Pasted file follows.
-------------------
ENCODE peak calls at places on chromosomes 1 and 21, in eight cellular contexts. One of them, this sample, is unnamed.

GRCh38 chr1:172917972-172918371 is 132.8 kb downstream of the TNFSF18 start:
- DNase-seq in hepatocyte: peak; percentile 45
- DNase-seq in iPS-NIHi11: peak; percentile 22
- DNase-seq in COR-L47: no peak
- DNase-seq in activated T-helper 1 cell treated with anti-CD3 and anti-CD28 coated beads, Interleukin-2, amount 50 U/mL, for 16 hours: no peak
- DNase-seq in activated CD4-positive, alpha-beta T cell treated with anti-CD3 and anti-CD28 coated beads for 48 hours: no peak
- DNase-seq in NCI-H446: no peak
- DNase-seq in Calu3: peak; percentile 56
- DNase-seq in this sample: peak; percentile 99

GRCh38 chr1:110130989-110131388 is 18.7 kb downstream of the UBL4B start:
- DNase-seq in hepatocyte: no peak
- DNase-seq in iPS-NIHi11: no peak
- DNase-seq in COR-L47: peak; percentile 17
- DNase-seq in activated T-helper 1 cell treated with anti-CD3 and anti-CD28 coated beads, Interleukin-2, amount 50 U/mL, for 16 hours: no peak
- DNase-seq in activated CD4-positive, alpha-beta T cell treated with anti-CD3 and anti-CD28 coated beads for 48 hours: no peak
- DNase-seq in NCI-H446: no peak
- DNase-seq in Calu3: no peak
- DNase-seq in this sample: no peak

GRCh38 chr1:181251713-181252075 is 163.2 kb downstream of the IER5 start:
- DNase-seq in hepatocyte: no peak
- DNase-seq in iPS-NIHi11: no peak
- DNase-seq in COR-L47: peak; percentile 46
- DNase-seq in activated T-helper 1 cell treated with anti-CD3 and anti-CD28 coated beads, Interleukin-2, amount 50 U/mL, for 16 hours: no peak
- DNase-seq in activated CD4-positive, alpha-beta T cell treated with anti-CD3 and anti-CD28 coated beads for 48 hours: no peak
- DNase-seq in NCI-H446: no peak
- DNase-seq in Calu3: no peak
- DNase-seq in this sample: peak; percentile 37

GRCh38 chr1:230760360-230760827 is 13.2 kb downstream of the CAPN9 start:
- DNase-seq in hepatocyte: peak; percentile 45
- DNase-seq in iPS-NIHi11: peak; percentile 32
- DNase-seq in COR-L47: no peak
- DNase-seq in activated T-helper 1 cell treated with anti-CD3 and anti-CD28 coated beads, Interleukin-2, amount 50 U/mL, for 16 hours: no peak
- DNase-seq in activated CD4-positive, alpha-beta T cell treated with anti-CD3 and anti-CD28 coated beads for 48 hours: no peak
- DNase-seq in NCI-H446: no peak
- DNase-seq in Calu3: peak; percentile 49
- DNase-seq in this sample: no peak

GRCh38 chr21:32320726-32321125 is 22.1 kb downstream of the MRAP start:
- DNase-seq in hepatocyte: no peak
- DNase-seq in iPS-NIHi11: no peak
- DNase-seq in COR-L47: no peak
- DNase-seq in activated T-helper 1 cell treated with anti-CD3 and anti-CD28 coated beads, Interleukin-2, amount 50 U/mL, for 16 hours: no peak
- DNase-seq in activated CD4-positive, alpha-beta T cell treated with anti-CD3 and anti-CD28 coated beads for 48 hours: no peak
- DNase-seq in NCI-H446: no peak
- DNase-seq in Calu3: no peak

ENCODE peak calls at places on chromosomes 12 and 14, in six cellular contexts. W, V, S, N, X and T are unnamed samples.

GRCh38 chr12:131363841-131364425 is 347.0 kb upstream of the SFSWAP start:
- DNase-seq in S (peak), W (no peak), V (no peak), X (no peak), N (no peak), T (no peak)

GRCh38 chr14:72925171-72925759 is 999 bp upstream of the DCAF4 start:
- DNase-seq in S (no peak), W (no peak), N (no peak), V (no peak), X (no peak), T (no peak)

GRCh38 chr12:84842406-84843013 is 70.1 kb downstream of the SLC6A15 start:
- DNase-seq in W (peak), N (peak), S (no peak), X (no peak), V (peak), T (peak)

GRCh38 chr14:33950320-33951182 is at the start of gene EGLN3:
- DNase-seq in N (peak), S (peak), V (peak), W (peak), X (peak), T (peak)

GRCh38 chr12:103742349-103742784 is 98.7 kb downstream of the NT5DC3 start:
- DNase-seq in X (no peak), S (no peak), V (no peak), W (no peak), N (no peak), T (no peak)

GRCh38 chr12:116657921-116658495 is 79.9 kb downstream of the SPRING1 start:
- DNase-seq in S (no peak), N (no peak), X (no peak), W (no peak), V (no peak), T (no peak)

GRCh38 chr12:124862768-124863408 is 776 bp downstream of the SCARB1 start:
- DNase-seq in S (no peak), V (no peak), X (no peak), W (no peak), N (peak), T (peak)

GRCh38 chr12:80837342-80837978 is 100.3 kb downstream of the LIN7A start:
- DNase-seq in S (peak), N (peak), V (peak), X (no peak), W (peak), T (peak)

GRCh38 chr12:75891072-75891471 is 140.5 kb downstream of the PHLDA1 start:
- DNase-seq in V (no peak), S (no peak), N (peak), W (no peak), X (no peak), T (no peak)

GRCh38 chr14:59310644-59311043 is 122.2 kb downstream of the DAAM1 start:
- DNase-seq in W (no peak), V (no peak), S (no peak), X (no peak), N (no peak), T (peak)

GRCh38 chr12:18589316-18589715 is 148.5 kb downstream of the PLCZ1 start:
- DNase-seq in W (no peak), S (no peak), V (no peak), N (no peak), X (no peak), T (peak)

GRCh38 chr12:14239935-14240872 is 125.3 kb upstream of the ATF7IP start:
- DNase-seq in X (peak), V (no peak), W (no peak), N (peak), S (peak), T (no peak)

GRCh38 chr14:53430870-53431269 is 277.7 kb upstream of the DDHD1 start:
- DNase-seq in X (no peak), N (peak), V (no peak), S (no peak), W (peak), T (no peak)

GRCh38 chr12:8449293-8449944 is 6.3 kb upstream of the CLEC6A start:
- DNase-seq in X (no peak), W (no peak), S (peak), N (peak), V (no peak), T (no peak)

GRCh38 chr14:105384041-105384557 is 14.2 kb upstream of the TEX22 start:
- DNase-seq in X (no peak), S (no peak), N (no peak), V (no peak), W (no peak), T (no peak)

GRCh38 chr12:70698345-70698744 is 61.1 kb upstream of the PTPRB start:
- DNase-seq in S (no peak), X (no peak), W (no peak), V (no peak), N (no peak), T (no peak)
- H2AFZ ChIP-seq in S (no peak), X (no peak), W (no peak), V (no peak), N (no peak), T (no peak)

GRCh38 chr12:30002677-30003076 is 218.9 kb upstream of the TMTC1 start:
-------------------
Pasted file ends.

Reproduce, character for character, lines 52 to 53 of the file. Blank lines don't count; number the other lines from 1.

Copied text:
- DNase-seq in W (peak), N (peak), S (no peak), X (no peak), V (peak), T (peak)

GRCh38 chr14:33950320-33951182 is at the start of gene EGLN3: